Map of Nicaragua and geographical facts - World

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Map of Nicaragua and geographical facts

Nicaragua map with cities. Nicaragua on the world map
Map of Nicaragua with cities. Where Nicaragua is on the world map. The main geographical facts about Nicaragua - population, country area, capital, official language, religions, industry and culture.
Nicaragua map
Nicaragua Fact File
Official name Republic of Nicaragua
Form of government Republic with single legislative body (National Assembly)
Capital Managua
Area 129,494 sq km (49,998 sq miles)
Time zone GMT-6 hours
Population 5,024,000
Projected population 2015 7,216,000
Population density 38.8 per sq km (100.5 per sq mile)
Life expectancy 69.4
Infant mortality (per 1,000) 32.5
Official language Spanish
Other languages Indigenous languages (among them Chibcha, Miskito, Sumo), English
Literacy rate 68.2%
Religions Roman Catholic 95 %, Protestant 5 %
Ethnic groups Mixed indigenous-European 69%, European 17%, African 9%, indigenous 5%
Currency Cordoba
Economy Agriculture 47%, services 37%, industry 16%
GNP per capita US$2,500
Climate Tropical in lowlands, cooler in highlands; wet season May to January
Highest point Pico Mogoton 2,107 m (6,913 ft)
Map reference Page 428
The largest republic in the Central American isthmus, Nicaragua is also the least populated. The western half, including Lake Nicaragua, the largest lake in Central America, was settled by the Spanish in the sixteenth century, and the Caribbean shore was for two centuries the British protectorate of Mosquito Coast (Costa de Miskitos). Becoming independent from Spain in 1821, Nicaragua then experienced much instability. The 45-year right-wing rule of the Somoza family ended in 1979 when they were overthrown by the Marxist Sandinistas. Their left-wing rule provoked a US-backed insurgency known as the "contras." In free elections held in 1996 a right-of-center party defeated the Sandinistas. President Arnoldo Aleman was excluded from the elections in 2001 because of claims of curruption. In 2002 he was convicted.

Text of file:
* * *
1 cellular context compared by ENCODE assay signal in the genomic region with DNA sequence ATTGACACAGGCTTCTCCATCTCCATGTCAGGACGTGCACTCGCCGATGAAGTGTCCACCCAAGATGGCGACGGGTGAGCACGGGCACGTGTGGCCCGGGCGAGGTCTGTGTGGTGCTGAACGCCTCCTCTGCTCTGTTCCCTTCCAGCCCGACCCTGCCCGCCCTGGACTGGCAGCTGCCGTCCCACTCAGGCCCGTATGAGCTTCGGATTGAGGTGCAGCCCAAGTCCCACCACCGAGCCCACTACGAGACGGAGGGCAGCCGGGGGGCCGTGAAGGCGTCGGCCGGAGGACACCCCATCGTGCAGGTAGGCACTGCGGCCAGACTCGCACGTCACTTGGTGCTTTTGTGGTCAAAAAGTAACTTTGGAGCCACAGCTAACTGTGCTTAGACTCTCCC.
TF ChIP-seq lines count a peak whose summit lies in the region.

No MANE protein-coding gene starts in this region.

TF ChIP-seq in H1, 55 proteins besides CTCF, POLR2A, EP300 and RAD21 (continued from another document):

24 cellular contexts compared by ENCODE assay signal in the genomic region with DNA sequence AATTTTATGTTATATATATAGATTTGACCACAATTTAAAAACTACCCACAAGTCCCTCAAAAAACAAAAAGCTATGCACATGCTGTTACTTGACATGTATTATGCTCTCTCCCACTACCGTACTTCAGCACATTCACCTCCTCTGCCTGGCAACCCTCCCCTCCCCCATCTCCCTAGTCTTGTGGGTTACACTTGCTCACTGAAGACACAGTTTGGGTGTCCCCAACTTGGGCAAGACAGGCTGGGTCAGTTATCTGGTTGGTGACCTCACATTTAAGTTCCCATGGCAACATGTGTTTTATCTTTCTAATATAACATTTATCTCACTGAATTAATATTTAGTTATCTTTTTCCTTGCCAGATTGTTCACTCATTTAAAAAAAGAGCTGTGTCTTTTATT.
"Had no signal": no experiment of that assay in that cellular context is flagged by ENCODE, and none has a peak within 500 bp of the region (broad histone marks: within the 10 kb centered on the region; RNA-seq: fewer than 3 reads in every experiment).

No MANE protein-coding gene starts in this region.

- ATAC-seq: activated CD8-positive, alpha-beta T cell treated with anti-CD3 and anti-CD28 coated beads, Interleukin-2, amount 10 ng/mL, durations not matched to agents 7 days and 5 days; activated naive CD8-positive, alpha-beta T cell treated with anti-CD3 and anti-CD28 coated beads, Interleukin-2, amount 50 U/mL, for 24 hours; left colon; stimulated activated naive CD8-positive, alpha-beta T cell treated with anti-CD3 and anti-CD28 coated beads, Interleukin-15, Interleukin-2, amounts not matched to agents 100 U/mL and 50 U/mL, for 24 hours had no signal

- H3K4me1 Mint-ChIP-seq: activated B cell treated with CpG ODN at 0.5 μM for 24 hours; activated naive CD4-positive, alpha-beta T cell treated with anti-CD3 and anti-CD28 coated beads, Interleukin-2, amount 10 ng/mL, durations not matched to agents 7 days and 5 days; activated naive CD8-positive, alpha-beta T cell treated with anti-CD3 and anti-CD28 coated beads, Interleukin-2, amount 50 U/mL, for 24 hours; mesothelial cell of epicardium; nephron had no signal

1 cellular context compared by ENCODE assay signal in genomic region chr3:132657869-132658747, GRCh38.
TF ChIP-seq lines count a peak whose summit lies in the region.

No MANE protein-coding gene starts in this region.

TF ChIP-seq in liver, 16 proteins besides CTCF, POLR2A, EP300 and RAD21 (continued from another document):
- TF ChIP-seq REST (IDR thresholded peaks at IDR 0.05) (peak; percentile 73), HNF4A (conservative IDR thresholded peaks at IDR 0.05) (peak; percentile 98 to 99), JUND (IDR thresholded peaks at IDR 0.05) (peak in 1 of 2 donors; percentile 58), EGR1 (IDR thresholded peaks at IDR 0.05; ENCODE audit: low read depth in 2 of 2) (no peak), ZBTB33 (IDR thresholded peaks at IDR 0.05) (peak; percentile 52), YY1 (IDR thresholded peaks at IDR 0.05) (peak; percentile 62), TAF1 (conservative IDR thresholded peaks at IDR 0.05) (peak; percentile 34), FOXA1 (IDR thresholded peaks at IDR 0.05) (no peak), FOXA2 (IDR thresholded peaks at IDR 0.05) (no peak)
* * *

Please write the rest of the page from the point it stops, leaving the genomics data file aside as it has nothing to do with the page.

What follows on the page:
Nicaragua's broad plain on the Caribbean side leads to a coastal region of lagoons, beaches, and river deltas. Rainfall here is heavy and the tropical wildlife includes crocodile and jaguar. Inland, toward the east, there are mountain ranges broken by basins and fertile valleys. In the west and south a broad depression containing Lakes Managua and Nicaragua runs from the Gulf of Fonseca, on the Pacific coast, to the mouth of the San Juan del Norte River, on the Caribbean. Before the Panama Canal was built this was an important route across the isthmus. This is a region of cotton growing. Overlooking the lakes are forty volcanoes, among them the active Momotombo. An earthquake destroyed most of Managua in 1972.
Nicaragua is still reorganizing its economy— at one point under the Sandinistas inflation reached 3,000 percent. Large-scale confiscation of estates took place under the Sandinistas but the peasants to whom land was given have not always been able to live off their allotments, and some land has been resold. Coffee and cotton are the major export crops. Staples grown by the many subsistence farmers include maize, rice, and beans. Mineral production is led by silver and gold followed by tungsten, lead, and zinc. Falling prices for most of Nicaragua's export commodities, the loss of aid, and the impact of IMF policies reduced the nation's income in 1993 to close to Haiti's— the poorest in the Americas. There is a huge foreign debt. Conditions peculiar to Nicaragua include Sandinista "land reforms" in which luxury properties were seized and given to the movement's leaders and "privatized" state operations that are union-controlled. More than fifty percent of agricultural and industrial firms are state-owned.

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